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Pete Reiser
Reiser in 1948
Born: (1919-03-17)March 17, 1919
St. Louis, Missouri, U.S.
Died: October 25, 1981(1981-10-25) (aged 62)
Palm Springs, California, U.S.
Batted: Left
Threw: Right
MLB debut
July 23, 1940, for the Brooklyn Dodgers
Last MLB appearance
July 5, 1952, for the Cleveland Indians
MLB statistics
Batting average.295
Home runs58
Runs batted in368
Career highlights and awards

Harold Patrick Reiser (March 17, 1919 – October 25, 1981), nicknamed "Pistol Pete", was an American professional baseball outfielder and coach, who played in Major League Baseball (MLB), during the 1940s and early 1950s. While known primarily for his time with the Brooklyn Dodgers, Reiser later played for the Boston Braves, Pittsburgh Pirates, and Cleveland Indians.

YouTube Encyclopedic

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  • "Crashed" The Pete Reiser Story. Trailer
  • The saga of Pistol Pete Reiser
  • Baseball World Series (1947)
  • Baseball All Star Game 1942
  • MLB Hottest Moments


Early career

A native of St. Louis, Missouri, Reiser originally signed with his hometown Cardinals, but at age 19 he was among a group of minor league players declared free agents by Commissioner of Baseball Kenesaw Mountain Landis. Reportedly, Cardinal general manager Branch Rickey—mortified at losing a player of Reiser's caliber—arranged for the Dodgers to sign Reiser, hide him in the minors, then trade him back to St. Louis at a later date. But Reiser's stellar performances in spring training in both 1939 and 1940 forced the Dodgers to keep him.[1] (Rickey would become GM of the Dodgers after the 1942 season and witness Reiser's injury-caused decline as a great talent.)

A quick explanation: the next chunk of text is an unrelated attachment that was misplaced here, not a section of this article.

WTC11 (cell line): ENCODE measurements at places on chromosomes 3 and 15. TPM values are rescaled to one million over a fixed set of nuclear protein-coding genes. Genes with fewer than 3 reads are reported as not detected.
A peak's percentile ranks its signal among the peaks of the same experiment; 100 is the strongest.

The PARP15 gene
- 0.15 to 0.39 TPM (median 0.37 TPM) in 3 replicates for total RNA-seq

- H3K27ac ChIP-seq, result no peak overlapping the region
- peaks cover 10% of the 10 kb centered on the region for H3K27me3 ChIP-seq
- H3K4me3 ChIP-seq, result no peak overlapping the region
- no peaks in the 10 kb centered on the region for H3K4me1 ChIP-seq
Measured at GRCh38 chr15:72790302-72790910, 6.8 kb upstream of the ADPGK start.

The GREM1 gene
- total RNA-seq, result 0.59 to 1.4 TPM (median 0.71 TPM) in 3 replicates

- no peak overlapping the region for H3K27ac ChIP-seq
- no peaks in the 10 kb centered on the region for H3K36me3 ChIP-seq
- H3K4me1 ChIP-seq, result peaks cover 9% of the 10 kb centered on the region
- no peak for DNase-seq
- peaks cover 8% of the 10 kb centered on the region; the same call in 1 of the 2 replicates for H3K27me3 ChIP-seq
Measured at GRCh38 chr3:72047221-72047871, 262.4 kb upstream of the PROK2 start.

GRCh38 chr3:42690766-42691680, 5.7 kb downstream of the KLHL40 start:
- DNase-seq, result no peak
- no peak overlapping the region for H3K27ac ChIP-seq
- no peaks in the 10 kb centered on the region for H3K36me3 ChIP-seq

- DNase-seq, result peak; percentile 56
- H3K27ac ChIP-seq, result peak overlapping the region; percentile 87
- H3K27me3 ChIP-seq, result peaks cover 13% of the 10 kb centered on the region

Being injury-prone

In 1941, his first season as a regular starter, Reiser helped the Dodgers win the pennant for the first time since 1920. He was a sensation that year, winning the National League batting title while leading the league in doubles, triples, total bases, runs scored and slugging percentage. He was also named a starter to the All-Star team[2] and placed second in MVP balloting.[3] On July 19 of the following year, Reiser crashed face-first into the outfield wall in St. Louis, trying to catch what turned out to be a game-winning inside-the-park home run by Enos Slaughter of the rival Cardinals in the bottom of the 11th inning.[4] The loss cut the Dodgers' lead over the Cardinals to six games.[5]

Despite missing just four games with the resulting concussion, he batted only .244 over his final 48 games that season, dropping his batting average from .350 to .310 for the year.[6] The Dodgers ended up losing the pennant by two games to the Cardinals, who won 20 of their last 23 games and eventually the World Series.[7]